14. Biobased Carbon Fibers and High-Performance Thermosetting Resins for Use in U.S. Department of Defense Applications

    Science.gov (United States)

    2012-06-01

    their light weight, high strength, high toughness, resistance to plastic deformation, and inherent corrosion resistance. Therefore, future classes of...processes include high-rate but low-selectivity catalytic cracking and acidification . In contrast, microbial mechanisms produce better selectivity but...alkaline solution of lignin with polyvinyl alcohol added as a plasticizer . More recently, researchers have focused on producing carbon fiber from

  15. Fowl play? Forensic environmental assessment of alleged discharge of highly contaminated effluent from a chicken slaughterhouse

    Science.gov (United States)

    Harvey, P.; Taylor, M. P.; Handley, H. K.

    2016-12-01

    Multiple lines of geochemical and biological evidence are applied to identify and fingerprint the nature and source of alleged contamination emanating from a chicken slaughterhouse on the urban fringe of Sydney, Australia. The slaughterhouse has a long history of alleged environmental misconduct. The impact of the facility on catchment source waters by the slaughterhouse has been the subject of controversy. The facility owner has persistently denied breach of their licence condition and maintains it is `a very environmentally conscious operation'. The disputed nature of the possible sources of discharges and its contaminants required a detailed forensic environmental assessment. Water samples collected from off-site discharge points associated with the facility show highly elevated concentrations of faecal coliforms (max 68,000 cfu), ammonia-N (51,000 µg/L), total nitrogen (98,000 µg/L) and phosphorous (32,000 µg/L). Upstream and adjacent watercourses were markedly less contaminated. Water discharge points associated with the slaughterhouse and natural catchment runoff were sampled for arsenic speciation, including assessment for the organoarsenic compound Roxarsone. Roxarsone is used as a chicken growth promoter. Water draining the slaughterhouse facility contained concentrations around 10 times local background levels. The Roxarsone compound was not detected in any waters, but inorganic arsenic, As(V), was present in all waters with the greatest concentrations in waters draining from the slaughterhouse. The environmental evidence was compiled over a series of discharges events and presented to the NSW EPA. Subsequent to receipt of the data supported by their own investigations, the NSW EPA mandated that the slaughterhouse be subject to a pollution reduction program. The efficacy of the pollution reduction program to stem the release of highly contaminated effluent is currently subject to ongoing investigation using a suite of water chemistry measures including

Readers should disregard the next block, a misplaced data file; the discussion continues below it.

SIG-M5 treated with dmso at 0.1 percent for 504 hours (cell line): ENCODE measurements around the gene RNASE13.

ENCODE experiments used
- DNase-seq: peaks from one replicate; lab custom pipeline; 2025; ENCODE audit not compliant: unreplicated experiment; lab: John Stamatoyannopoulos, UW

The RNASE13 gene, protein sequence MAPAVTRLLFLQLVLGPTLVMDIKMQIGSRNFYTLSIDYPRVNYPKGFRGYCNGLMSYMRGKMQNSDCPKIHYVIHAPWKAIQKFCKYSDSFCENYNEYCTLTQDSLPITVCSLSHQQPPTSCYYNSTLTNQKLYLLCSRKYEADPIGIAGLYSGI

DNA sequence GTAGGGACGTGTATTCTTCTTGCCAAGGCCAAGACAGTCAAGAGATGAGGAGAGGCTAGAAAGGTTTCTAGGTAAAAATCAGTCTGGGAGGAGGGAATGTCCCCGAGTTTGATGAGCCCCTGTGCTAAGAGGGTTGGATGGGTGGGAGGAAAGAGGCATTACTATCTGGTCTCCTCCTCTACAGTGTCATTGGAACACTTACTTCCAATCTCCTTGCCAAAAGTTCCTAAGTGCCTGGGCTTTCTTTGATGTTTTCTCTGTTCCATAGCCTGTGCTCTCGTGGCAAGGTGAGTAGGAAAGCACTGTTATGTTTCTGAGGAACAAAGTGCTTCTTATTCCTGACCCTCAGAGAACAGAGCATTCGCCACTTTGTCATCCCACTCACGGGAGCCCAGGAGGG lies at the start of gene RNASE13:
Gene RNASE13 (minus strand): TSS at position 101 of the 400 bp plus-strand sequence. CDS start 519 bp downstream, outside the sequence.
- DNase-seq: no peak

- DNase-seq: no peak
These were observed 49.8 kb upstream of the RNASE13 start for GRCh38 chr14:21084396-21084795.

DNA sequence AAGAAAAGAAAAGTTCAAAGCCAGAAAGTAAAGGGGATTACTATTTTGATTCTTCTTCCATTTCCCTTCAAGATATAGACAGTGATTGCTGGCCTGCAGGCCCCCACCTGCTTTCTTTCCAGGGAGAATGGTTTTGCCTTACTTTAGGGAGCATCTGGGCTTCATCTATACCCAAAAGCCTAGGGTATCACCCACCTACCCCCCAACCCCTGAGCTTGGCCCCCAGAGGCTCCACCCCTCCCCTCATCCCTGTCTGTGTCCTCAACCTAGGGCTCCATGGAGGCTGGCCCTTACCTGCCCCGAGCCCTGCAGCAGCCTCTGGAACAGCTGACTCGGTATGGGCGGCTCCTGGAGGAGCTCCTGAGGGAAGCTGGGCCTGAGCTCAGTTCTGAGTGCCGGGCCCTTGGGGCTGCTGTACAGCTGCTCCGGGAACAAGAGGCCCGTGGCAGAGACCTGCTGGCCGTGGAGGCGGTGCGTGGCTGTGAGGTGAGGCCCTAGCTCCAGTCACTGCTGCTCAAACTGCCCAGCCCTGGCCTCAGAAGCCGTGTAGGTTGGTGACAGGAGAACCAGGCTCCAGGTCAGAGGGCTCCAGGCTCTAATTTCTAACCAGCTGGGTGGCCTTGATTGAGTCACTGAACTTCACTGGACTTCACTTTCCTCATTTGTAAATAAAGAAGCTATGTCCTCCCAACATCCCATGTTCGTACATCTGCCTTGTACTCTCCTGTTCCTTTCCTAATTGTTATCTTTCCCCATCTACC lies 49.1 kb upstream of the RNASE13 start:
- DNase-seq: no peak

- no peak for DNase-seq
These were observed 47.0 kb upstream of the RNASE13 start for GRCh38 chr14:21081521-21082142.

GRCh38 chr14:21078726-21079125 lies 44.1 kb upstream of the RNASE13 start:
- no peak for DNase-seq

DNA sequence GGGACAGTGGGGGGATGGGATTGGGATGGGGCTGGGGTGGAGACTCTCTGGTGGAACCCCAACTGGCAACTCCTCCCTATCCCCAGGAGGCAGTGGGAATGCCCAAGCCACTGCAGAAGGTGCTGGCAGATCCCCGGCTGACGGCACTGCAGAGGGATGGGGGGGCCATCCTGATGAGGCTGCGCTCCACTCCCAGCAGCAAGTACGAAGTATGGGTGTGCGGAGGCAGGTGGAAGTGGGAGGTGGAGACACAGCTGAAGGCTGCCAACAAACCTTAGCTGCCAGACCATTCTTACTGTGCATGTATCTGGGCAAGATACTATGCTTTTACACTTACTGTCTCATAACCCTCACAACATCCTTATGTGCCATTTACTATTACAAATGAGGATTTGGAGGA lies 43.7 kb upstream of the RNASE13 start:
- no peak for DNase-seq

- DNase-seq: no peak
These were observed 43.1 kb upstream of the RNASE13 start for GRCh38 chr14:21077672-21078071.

16. Design of systems for handling radioactive ion exchange resin beads

    International Nuclear Information System (INIS)

    Shapiro, S.A.; Story, G.L.

    1979-01-01

    The flow of slurries in pipes is a complex phenomenon. There are little slurry data available on which to base the design of systems for radioactive ion exchange resin beads and, as a result, the designs vary markedly in operating plants. With several plants on-line, the opportunity now exists to evaluate the designs of systems handling high activity spent resin beads. Results of testing at Robbins and Meyers Pump Division to quantify the behavior of resin bead slurries are presented. These tests evaluated the following slurry parameters; resin slurry velocity, pressure drop, bead degradation, and slurry concentration effects. A discussion of the general characteristics of resin bead slurries is presented along with a correlation to enable the designer to establish the proper flowrate for a given slurry composition and flow regime as a function of line size. Guidelines to follow in designing a resin handling system are presented

  17. A safe, effective, and facility compatible cleaning in place procedure for affinity resin in large-scale monoclonal antibody purification.

    Science.gov (United States)

    Wang, Lu; Dembecki, Jill; Jaffe, Neil E; O'Mara, Brian W; Cai, Hui; Sparks, Colleen N; Zhang, Jian; Laino, Sarah G; Russell, Reb J; Wang, Michelle

    2013-09-20